• 3 out of 53 out of 53 out of 53 out of 53 out of 5 Rose | 1/3/2011

    " Amusing anecdotes of a writer's escape to Honolulu where he becomes a hotel manager.
    Contemporary Hawaii is captured in his very real characters. A nice diversion. "

  • 5 out of 55 out of 55 out of 55 out of 55 out of 5 Sum-sum | 3/3/2010

    " The best book I have read in years. Snappy writing, vivid characters, complex setting - made me love reading again. One of the few books I've returned to. "

  • 5 out of 55 out of 55 out of 55 out of 55 out of 5 Paul | 2/28/2010

    " This was my first read of a PT fiction book and I thought it was just fantastic. So many brilliant characters, so many great stories and held together in a book that, to my mind, was just bliss. Everyone I have loaned my copy to has loved it. "

  • 3 out of 53 out of 53 out of 53 out of 53 out of 5 Annemarie | 1/5/2010

    " it took me a while to figure out that it presents a series of intermingled vignettes (think postmodern as i lay dying or dubliners.) once i figured this out i started to get into it, and am enjoying it so far. "

  • 3 out of 53 out of 53 out of 53 out of 53 out of 5 Nicholas | 12/16/2009

    " Entertaining read. If you're looking for some brain candy, this is it. Lots of debauchery in Honolulu. "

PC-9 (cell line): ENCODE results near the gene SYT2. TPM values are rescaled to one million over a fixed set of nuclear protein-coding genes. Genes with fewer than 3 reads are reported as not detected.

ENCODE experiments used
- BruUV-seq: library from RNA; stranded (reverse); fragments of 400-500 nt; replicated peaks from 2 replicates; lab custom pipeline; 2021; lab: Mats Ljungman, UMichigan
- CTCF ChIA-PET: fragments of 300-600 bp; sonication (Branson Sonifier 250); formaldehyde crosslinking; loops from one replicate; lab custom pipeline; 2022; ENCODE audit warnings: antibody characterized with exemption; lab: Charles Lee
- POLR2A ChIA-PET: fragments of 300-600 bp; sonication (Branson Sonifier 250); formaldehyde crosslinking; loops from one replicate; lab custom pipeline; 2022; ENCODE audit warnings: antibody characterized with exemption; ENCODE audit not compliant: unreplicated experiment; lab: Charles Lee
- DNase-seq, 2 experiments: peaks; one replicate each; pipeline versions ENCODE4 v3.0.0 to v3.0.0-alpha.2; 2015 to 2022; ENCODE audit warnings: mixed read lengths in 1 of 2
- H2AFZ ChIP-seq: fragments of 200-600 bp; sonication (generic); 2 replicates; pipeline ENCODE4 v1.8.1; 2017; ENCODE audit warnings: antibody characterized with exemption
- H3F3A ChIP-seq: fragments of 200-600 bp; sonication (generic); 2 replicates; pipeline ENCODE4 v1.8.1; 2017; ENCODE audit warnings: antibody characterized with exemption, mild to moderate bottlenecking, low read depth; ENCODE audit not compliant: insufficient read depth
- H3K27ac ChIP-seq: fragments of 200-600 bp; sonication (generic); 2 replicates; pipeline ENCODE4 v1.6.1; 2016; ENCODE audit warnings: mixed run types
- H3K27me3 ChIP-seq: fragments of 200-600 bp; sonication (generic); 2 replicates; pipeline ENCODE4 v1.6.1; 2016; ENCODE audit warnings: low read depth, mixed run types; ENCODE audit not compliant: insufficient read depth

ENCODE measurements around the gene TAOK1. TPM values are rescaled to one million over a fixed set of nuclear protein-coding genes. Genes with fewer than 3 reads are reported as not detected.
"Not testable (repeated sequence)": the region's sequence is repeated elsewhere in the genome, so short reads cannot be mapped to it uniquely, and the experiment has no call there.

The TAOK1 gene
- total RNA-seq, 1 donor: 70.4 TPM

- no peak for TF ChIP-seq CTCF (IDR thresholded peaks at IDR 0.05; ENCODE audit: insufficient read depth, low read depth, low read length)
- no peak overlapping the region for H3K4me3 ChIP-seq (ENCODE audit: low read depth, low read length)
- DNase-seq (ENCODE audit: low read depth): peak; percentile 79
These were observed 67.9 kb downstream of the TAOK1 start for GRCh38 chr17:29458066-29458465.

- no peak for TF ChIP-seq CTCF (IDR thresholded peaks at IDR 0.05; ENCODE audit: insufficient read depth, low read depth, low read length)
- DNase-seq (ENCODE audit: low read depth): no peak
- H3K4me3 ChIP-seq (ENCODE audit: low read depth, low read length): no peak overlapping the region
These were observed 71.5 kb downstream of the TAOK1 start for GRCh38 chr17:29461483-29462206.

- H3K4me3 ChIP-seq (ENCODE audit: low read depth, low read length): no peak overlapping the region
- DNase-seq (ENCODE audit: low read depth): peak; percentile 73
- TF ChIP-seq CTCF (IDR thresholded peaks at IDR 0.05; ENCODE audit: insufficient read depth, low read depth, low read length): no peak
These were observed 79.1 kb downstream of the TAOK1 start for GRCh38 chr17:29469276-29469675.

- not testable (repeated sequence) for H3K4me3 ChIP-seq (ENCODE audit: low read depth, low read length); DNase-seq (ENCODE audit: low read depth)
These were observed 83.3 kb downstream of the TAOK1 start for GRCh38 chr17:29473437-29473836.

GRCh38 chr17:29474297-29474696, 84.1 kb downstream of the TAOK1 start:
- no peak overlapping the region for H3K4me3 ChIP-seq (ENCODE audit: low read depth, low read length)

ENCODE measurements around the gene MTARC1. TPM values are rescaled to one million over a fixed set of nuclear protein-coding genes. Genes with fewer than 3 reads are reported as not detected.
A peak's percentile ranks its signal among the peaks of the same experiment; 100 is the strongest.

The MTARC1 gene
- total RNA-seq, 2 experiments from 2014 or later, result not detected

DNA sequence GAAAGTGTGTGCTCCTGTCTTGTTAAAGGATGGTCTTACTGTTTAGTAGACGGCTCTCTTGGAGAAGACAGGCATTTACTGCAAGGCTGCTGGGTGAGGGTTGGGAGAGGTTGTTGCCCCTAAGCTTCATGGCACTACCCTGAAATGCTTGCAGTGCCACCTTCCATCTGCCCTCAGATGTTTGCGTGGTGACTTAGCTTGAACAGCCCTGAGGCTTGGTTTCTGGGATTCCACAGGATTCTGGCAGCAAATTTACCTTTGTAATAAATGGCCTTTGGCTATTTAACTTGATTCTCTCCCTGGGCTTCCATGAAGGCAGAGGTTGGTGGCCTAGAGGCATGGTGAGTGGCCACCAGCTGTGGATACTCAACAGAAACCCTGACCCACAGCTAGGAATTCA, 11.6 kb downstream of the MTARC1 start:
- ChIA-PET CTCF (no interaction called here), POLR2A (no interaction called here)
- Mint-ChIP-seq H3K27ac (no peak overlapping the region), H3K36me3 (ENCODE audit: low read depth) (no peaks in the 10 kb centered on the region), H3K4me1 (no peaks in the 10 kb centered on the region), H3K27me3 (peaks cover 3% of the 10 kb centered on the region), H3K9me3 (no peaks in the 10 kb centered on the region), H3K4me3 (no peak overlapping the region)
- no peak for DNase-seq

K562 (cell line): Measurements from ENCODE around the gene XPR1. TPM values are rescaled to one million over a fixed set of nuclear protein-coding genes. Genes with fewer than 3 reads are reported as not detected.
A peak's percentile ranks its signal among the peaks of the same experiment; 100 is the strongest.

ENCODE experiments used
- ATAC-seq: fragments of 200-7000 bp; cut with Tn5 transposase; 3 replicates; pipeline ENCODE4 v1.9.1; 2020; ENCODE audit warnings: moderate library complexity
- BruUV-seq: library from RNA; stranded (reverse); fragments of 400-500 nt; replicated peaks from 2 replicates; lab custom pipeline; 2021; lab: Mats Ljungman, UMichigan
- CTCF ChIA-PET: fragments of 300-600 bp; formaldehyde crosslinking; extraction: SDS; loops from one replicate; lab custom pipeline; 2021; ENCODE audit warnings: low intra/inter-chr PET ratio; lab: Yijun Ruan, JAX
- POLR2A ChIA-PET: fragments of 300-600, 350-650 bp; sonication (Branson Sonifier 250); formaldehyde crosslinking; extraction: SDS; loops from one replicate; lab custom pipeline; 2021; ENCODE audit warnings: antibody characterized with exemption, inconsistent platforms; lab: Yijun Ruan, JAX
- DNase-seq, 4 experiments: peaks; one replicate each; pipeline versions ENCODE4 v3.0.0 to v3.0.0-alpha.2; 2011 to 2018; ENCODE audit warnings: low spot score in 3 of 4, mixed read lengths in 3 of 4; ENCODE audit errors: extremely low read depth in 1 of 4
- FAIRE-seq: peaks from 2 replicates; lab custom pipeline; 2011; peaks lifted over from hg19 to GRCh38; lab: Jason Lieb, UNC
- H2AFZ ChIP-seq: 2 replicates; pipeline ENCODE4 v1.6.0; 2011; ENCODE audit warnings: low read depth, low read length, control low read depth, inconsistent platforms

• 4 out of 54 out of 54 out of 54 out of 54 out of 5 Susan | 11/29/2009

    " Writer escapes to Hawaii & becomes manager at the rundown Hotel Honolulu. Book details his observations about hotel staff, guests and himself. "

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About the Author
Author Paul Theroux

Paul Theroux is the author of many highly acclaimed novels and travel books. His novels include A Dead Hand and The Mosquito Coast, an international bestseller and the basis of the major motion picture. He lives in Hawaii and on Cape Cod.

About the Narrator

George Guidall, winner of eighty AudioFile Erphones Awards, has twice won the prestigious Audie Award for Excellence in Audiobook Narration. In 2014 the Audio Publishers Association presented him with the Special Achievement Award for an audiobook narrator of exceptional stature and accomplishment. During his thirty-year recording career he has recorded over 1,100 audiobooks, won multiple awards, been a mentor to many narrators, and shown by example the potential of fine storytelling. Among Guidall’s narration achievements are Crime and Punishment, The Iliad, and John Irving’s A Widow for One Year, which earned him an Audie Award for best unabridged narration of a novel, an honor he captured again for his rendition of Wally Lamb’s I Know This Much Is True. Guidall’s forty-year acting career includes starring roles on Broadway, an Obie Award for best performance off Broadway, and frequent television appearances.